George Washington Papers

To George Washington from William Watson, 23 December 1775

From William Watson

Plymouth [Mass.] 23 December 1775


The bearer Capt. Samuel Jackson comes with six prosoners, a Midshipman & five Sailors put by Capt. Talbot of the Nigar Frigate on board the Brigantne Peter, which Brigtn. was taken by sd Frigate about 18 days ago, near the Island of Barmudas, and orderd into Boston—This Brigantine was Retaken last Wednesday by our people, and was bra’t into this Port—Capt. Jackson the Bearer of this will acquaint your Excellency with the particulars, as he had a principal hand in retakeing her—This Mr Jackson is a Zealous, Active, Worthy Friend to his Country, and has been principal in takeing all the prizes which have been brought into this Port by private Vessels1—Jacob Taylor a friend & relative of this Mr Jackson was mate on board Capt. Martindale who was taken by the Enemy some time since (for which I am sincerely sorry) has a Large Family & in poor circumstances which must suffer much unless some way can be devised for his Redemption2—I am very unwilling to give your Excellency Trouble, and must ask your pardon, when I at the very earnest request of Taylors Friends & unhappy Family, Ask your Excelly whether it an’t possible to exchange Mr Curtis the Midshipman for Taylor, and when I entreat your Excellency to interpose in behalf of this miserable Family & of an unhappy man, who has Conducted with Dignity, & has been very active in the noble Cause in which we are engaged, from the begining.3 I am your Excellencys much obliged most humble Servant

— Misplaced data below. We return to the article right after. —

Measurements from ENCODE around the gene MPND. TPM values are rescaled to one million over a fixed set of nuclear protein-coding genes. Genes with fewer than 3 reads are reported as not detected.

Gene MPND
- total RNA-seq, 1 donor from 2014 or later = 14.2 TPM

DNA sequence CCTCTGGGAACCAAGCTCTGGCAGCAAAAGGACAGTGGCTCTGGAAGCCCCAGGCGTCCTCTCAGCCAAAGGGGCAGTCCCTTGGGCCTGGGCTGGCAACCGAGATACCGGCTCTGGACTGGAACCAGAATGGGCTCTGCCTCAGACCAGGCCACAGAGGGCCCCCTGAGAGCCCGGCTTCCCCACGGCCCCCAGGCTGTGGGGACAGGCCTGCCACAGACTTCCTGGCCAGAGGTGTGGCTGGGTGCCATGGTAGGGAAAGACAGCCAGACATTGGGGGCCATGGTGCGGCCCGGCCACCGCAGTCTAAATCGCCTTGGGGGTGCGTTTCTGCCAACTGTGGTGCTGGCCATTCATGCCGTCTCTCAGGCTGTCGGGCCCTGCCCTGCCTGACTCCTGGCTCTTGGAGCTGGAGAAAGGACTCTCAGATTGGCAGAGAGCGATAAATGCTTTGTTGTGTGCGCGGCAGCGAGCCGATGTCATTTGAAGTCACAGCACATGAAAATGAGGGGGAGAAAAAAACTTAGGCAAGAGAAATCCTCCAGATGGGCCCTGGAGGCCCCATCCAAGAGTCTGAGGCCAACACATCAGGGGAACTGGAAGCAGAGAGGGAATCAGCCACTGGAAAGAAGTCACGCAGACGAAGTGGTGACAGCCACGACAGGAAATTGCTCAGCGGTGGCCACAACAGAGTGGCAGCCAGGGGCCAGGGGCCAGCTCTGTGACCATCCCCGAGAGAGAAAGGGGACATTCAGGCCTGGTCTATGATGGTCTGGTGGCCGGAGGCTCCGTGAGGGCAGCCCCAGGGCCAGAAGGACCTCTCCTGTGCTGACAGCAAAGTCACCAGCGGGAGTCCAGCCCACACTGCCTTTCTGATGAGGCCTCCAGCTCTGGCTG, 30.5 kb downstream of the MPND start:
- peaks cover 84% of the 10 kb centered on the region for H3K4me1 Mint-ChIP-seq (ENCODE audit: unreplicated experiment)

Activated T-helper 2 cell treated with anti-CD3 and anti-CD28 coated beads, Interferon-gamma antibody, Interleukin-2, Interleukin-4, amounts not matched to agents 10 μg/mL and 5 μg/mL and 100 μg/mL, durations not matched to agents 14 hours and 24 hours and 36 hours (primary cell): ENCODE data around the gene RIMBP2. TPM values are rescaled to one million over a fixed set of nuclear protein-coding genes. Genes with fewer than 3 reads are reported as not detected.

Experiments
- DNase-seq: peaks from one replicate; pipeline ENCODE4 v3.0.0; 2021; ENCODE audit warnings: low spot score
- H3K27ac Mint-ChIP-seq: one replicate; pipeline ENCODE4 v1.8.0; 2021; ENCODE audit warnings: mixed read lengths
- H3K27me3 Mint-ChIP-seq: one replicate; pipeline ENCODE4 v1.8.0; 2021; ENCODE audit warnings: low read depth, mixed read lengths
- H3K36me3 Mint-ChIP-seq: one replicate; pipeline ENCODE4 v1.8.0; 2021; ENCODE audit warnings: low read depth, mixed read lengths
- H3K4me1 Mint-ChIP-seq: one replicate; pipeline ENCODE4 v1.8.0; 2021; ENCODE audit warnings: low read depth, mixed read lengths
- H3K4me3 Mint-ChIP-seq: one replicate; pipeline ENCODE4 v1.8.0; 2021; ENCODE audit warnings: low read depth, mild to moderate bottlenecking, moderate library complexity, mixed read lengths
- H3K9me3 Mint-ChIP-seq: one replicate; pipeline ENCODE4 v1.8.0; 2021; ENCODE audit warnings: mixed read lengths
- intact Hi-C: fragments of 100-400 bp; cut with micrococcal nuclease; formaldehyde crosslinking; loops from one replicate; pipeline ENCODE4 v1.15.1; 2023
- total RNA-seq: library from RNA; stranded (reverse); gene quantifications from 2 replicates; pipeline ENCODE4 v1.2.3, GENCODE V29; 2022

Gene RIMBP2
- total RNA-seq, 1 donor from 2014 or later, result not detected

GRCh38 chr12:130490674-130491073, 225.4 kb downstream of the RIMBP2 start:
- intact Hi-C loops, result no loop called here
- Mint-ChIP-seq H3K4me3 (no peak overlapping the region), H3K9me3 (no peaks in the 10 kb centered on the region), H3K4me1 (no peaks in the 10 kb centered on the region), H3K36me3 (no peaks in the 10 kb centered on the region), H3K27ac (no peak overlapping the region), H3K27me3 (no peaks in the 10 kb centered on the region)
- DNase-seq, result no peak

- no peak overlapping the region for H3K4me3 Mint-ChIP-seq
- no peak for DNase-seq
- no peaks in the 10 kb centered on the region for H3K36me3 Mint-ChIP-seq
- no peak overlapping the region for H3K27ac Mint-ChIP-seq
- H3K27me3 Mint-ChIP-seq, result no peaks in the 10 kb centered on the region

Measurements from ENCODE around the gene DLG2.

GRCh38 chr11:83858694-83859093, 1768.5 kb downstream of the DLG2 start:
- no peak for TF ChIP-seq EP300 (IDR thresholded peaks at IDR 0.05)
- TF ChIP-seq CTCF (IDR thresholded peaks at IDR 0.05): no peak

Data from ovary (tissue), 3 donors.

William Watson


1The brig Peter, Thomas Egger, master, was carrying a cargo of salt from Portugal to New York when she was captured on 2 Dec. by the British warship Niger, commanded by George Talbot. An American privateer recaptured the Peter on 20 December. Samuel Jackson was a merchant and a shipmaster from Plymouth.

2For the capture of the armed schooner Washington on 4 Dec., see GW to Hancock, 14 Dec. 1775 (first letter), n.8.

3In a letter of 26 Dec., which Stephen Moylan apparently wrote on behalf of GW, Watson was informed “that application had been made to Gen. Howe for exchange of prisoners, to which Mr Howe was silent” (DLC:GW). See GW to Howe, 18 Dec., and Howe to GW, 21 Dec. 1775.

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